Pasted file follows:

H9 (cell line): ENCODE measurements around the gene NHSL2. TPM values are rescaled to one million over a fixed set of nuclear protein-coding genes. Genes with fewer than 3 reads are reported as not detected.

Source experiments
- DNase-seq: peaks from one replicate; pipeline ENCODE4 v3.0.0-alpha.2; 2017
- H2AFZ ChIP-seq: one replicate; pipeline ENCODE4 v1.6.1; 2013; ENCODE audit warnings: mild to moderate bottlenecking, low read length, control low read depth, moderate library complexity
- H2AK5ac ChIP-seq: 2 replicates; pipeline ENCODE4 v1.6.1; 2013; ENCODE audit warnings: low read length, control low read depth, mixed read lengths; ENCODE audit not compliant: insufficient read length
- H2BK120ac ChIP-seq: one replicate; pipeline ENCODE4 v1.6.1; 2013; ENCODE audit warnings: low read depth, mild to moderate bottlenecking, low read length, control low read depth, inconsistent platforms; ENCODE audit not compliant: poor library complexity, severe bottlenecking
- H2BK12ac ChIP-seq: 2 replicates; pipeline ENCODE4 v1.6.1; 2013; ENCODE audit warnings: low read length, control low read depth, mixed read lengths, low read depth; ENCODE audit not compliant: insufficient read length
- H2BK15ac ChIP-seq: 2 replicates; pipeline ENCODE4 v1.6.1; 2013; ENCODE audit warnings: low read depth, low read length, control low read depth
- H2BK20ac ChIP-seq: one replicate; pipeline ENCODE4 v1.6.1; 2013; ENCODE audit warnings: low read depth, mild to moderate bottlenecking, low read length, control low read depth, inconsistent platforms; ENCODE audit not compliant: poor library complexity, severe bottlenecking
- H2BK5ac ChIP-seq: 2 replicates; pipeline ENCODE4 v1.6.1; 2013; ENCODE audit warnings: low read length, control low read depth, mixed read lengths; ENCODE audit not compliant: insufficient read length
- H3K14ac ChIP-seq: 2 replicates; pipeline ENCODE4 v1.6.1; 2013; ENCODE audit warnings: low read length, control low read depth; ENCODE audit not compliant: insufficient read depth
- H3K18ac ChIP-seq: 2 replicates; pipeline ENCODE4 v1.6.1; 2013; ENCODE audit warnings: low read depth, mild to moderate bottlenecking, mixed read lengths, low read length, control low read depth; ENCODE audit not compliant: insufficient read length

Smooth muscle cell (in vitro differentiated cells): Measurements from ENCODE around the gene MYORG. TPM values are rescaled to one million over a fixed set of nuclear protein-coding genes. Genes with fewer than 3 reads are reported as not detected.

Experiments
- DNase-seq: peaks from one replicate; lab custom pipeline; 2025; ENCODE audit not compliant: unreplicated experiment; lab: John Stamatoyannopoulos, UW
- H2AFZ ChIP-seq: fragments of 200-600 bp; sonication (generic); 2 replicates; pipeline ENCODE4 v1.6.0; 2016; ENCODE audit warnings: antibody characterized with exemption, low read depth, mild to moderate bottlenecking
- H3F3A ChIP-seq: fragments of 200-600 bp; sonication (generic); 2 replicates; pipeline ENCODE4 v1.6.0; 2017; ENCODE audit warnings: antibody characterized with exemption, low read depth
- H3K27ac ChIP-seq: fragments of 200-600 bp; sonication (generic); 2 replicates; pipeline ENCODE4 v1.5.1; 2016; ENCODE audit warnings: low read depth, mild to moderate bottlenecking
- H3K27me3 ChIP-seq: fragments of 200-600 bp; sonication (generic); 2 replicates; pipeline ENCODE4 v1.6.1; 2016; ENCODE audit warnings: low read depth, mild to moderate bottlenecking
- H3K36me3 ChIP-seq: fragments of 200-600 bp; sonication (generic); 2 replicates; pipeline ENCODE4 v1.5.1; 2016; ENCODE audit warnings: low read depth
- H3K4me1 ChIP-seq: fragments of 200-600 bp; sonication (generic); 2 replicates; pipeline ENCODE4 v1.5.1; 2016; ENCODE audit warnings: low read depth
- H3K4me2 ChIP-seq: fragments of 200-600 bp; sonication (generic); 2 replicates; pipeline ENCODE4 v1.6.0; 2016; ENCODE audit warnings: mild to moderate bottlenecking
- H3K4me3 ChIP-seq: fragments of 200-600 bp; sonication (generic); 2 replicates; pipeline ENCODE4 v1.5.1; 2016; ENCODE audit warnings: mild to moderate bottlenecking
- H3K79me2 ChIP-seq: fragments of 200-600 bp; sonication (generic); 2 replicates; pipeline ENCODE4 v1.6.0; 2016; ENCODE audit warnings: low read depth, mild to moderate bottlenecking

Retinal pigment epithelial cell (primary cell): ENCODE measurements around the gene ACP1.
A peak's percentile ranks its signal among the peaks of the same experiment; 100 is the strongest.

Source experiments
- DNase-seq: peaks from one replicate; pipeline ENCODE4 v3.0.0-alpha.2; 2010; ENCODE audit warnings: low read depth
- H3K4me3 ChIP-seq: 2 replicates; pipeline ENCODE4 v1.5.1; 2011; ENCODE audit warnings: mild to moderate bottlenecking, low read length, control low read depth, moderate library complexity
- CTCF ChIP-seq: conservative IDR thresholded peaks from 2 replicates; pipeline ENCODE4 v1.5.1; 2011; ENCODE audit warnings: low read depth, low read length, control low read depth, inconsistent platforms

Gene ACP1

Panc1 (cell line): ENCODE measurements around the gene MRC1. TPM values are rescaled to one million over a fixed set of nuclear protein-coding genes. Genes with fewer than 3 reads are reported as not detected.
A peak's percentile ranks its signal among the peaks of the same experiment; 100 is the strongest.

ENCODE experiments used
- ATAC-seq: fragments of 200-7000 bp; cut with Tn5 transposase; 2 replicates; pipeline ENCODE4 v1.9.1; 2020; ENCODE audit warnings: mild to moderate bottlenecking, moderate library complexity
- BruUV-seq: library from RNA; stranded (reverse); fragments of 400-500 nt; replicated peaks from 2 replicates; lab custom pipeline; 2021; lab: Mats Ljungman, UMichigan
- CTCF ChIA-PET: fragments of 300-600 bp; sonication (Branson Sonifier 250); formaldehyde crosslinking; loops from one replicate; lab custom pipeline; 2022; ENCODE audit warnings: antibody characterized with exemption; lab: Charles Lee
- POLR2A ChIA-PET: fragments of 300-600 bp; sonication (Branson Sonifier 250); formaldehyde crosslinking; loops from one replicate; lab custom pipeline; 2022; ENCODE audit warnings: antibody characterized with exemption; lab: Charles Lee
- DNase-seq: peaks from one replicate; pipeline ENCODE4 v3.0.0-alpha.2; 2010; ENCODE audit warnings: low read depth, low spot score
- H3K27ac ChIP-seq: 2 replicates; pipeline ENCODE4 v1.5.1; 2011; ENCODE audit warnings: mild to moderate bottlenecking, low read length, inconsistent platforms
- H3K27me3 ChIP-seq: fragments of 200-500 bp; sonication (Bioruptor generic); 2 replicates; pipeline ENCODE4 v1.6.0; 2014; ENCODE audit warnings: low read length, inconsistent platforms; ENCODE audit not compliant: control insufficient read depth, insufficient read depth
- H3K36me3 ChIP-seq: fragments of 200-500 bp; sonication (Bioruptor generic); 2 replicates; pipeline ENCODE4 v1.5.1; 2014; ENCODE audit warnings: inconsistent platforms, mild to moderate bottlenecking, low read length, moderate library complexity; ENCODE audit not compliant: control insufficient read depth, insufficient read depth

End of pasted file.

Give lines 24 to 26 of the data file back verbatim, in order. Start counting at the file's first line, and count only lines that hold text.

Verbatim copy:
- H3K79me2 ChIP-seq: fragments of 200-600 bp; sonication (generic); 2 replicates; pipeline ENCODE4 v1.6.0; 2016; ENCODE audit warnings: low read depth, mild to moderate bottlenecking

Retinal pigment epithelial cell (primary cell): ENCODE measurements around the gene ACP1.
A peak's percentile ranks its signal among the peaks of the same experiment; 100 is the strongest.